The Oil and Gas Regulatory Authority (Ogra) has asked the government to immediately create a National Gas Transmission Company (NGTC) classified as a “strategic asset” to begin with gas sector reforms and open up the gas market for competition and facilitate bridging a massive demand-supply gap currently facing the country.
According to Ogra estimates, Pakistan’s unrestricted gas demand is currently more than six billion cubic feet per day (bcfd), compared to 3bcfd of total supplies, including imported LNG, leaving a growing shortfall of more than 3bcfd.
In a presentation, Ogra’s member gas Muhammad Arif has pointed out a series of gas market challenges, including resistance from gas utilities to reforms for fear of losing market share; limited domestic gas reserves and production, no gas storage facilities; and limited LNG handling facilities both in terms of terminals and pipelines. Some other issues also included the country’s perceived investment risk, overall economic conditions, and zero private sector participation in midstream and downstream.
The Ogra member has highlighted that optimum capacity utilisation of infrastructure was an important element of gas sector reforms and a third party access (TPA) regime was already in place for the gas pipeline network, but “Sui companies’ fear of losing customers is a bottleneck.”
World Bank-backed plan envisages smaller gas firms instead of SNGPL, SSGCL
Given the limited availability of gas, the government has been advised to revisit gas supply priorities and formulate a policy for the allocation of gas upstream to create an enabling environment for multiple players.
On its part, the Ogra is in the process of finalising TPA for LNG terminal and storage facilities for which the government would have to introduce special fiscal incentives to red carpet fresh investment instead of creating barricades. According to the Ogra member, the exclusivity of two gas utilities in their franchised areas has ended, and “implementation has started to pay the way for private participation in transmission and distribution networks.”
The Ogra has also sought the federal government’s policy guidelines regarding the extension of transmission and distribution networks in new towns and villages despite fast-increasing gas shortfalls amid declining domestic gas production and unaffordable international prices.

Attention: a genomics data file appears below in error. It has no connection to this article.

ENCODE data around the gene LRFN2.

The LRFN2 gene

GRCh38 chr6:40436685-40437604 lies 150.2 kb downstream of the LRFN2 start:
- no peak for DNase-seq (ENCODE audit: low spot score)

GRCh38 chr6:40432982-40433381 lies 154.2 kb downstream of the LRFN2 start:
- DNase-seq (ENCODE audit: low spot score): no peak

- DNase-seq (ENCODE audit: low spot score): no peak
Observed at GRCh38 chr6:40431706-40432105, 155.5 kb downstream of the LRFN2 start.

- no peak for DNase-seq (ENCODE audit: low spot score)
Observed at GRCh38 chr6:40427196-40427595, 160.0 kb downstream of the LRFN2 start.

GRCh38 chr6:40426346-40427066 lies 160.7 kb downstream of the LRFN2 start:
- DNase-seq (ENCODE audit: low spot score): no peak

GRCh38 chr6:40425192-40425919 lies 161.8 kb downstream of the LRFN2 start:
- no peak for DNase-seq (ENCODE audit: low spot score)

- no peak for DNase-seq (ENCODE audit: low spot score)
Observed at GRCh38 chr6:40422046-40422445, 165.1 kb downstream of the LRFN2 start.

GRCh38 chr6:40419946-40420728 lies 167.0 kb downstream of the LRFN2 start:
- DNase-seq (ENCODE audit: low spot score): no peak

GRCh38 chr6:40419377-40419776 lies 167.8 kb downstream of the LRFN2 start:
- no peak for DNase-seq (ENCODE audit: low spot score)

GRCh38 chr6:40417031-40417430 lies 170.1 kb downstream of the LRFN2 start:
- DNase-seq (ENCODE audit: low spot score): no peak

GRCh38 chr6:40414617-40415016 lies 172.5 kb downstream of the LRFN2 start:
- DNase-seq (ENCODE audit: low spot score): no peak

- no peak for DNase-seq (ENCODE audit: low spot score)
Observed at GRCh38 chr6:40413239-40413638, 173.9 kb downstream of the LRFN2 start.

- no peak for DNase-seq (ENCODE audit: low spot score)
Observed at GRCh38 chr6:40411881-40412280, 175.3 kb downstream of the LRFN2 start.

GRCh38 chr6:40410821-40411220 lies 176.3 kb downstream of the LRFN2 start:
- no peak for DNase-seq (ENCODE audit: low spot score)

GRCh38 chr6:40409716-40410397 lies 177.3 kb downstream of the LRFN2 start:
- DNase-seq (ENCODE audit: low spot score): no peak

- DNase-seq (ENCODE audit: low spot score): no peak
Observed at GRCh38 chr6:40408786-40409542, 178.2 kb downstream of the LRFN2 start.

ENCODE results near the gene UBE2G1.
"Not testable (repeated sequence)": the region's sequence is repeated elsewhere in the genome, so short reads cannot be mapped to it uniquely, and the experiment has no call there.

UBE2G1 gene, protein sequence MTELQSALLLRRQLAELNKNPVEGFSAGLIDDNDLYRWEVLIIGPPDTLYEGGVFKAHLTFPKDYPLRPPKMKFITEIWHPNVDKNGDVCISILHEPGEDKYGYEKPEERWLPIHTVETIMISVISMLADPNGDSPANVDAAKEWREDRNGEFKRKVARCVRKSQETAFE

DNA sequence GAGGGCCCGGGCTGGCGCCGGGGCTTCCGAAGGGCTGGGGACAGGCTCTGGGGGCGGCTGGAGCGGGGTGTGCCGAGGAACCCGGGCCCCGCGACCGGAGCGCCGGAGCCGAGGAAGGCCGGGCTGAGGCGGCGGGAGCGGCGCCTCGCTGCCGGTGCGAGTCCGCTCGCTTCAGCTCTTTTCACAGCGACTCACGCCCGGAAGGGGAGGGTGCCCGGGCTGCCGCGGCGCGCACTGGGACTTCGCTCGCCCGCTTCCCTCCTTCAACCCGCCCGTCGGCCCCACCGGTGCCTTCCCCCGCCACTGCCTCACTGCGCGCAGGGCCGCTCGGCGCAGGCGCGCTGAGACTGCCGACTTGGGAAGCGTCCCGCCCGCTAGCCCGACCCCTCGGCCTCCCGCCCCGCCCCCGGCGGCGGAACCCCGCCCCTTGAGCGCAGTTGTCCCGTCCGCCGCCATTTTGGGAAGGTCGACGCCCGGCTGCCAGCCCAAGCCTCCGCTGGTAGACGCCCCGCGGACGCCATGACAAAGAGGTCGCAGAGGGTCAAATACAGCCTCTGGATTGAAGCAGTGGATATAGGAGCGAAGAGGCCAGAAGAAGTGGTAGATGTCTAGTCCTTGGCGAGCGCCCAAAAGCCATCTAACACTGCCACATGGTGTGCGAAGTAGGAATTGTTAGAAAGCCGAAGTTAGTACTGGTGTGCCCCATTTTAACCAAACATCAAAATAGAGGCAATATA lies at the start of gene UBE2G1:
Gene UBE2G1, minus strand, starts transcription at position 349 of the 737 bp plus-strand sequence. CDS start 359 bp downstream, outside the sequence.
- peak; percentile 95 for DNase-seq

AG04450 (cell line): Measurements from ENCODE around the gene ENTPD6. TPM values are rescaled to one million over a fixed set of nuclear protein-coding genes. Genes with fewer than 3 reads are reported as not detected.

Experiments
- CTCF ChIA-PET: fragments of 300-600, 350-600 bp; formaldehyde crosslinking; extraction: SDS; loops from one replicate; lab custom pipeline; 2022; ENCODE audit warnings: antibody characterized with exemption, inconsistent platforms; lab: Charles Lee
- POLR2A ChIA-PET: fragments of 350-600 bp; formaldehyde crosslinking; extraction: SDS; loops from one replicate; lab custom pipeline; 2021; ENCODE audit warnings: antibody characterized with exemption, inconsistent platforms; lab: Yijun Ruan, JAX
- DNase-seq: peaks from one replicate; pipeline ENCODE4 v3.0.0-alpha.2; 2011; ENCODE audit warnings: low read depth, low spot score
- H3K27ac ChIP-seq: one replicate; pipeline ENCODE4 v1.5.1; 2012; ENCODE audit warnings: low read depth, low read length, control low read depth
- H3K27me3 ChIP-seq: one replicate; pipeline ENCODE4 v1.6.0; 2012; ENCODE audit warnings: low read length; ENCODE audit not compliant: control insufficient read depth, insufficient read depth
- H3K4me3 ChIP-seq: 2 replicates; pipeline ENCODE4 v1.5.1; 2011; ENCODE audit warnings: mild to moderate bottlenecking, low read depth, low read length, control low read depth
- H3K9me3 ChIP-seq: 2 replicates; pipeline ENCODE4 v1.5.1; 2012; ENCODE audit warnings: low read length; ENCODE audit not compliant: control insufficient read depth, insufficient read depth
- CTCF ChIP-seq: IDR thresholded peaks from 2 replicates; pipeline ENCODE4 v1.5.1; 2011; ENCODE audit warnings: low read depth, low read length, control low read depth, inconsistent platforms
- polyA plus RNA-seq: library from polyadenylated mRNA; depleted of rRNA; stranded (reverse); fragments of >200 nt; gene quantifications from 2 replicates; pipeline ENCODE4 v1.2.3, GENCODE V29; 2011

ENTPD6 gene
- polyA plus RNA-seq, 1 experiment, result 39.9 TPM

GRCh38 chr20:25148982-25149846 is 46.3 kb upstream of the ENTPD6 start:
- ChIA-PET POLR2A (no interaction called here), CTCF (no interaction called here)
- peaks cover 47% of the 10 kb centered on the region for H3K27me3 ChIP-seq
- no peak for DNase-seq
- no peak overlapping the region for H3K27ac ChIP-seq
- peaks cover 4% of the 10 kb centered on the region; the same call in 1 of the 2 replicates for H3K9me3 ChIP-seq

The World Bank (WB) backed gas-sector reforms that envisage the dismantling of two gas utilities — Sui Northern Gas Pipeline Ltd (SNGPL) and Sui Southern Gas Company Ltd (SSGCL) — into at least five public-sector companies, besides facilitating many other private operators and supplying domestic supplies to consumers within a gas-producing province, were taken in hand by the PML-N government but have been stalled since 2017 due to political reasons and lack of consultations with provinces.
The reforms sought to dismantle the SNGP and SSGCL in a manner that separated their transmission and distribution businesses. There would then be at least five fresh licences that include a transmission operator and four distribution companies, each having provincial boundaries as their sales areas to supply only domestic gas to residential consumers with the approval of the Council of Common Interests (CCI) after provinces reach consensus.
The transmission network will provide open access to distribution companies and any other private operators arising out of increasing LNG imports. There are already a couple of distribution licensees. The transmission company will not take title to gas. It will only transport gas and get paid for a transportation charge to be set by the regulator for transporting local gas to be sold by the provincial distribution companies and imported LNG by private operators to their dedicated consumers.
The gas companies would have a sort of postage stamp tariff, i.e., based on gas transported and revenue requirements. This will enable a buyer to enter into a contract with a supplier using the transmission system of NGTC for a wheeling charge. Larger consumers would be free to choose their preferred supplier, and the mechanism would foster competition and transparency in cost allocations among LNG importers.
The new model devised by consultants under the WB assistance suggests that customers anywhere on the network should get gas with the security of supply and improved viability and sustainability of the sector while remaining within the constitutional provisions concerning the supply of domestic gas resources.